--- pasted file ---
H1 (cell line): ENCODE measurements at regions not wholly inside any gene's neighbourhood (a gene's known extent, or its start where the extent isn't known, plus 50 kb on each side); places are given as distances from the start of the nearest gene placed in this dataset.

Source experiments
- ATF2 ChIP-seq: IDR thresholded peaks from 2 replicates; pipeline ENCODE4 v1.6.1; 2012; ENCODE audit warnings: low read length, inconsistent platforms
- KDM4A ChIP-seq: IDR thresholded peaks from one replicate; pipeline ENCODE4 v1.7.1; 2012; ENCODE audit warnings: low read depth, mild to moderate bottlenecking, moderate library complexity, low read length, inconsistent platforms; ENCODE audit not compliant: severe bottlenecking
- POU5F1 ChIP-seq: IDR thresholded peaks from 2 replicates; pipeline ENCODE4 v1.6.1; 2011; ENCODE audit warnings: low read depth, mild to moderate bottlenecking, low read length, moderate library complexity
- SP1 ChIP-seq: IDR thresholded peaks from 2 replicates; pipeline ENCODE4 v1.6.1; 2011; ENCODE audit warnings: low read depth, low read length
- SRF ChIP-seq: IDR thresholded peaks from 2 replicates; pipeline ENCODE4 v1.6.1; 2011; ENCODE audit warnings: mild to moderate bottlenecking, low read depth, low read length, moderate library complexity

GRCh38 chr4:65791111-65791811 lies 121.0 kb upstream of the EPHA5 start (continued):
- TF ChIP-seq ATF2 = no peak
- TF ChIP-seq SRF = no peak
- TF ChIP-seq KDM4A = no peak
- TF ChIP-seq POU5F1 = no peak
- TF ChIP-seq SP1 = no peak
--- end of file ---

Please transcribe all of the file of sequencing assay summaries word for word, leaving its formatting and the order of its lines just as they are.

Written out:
H1 (cell line): ENCODE measurements at regions not wholly inside any gene's neighbourhood (a gene's known extent, or its start where the extent isn't known, plus 50 kb on each side); places are given as distances from the start of the nearest gene placed in this dataset.

Source experiments
- ATF2 ChIP-seq: IDR thresholded peaks from 2 replicates; pipeline ENCODE4 v1.6.1; 2012; ENCODE audit warnings: low read length, inconsistent platforms
- KDM4A ChIP-seq: IDR thresholded peaks from one replicate; pipeline ENCODE4 v1.7.1; 2012; ENCODE audit warnings: low read depth, mild to moderate bottlenecking, moderate library complexity, low read length, inconsistent platforms; ENCODE audit not compliant: severe bottlenecking
- POU5F1 ChIP-seq: IDR thresholded peaks from 2 replicates; pipeline ENCODE4 v1.6.1; 2011; ENCODE audit warnings: low read depth, mild to moderate bottlenecking, low read length, moderate library complexity
- SP1 ChIP-seq: IDR thresholded peaks from 2 replicates; pipeline ENCODE4 v1.6.1; 2011; ENCODE audit warnings: low read depth, low read length
- SRF ChIP-seq: IDR thresholded peaks from 2 replicates; pipeline ENCODE4 v1.6.1; 2011; ENCODE audit warnings: mild to moderate bottlenecking, low read depth, low read length, moderate library complexity

GRCh38 chr4:65791111-65791811 lies 121.0 kb upstream of the EPHA5 start (continued):
- TF ChIP-seq ATF2 = no peak
- TF ChIP-seq SRF = no peak
- TF ChIP-seq KDM4A = no peak
- TF ChIP-seq POU5F1 = no peak
- TF ChIP-seq SP1 = no peak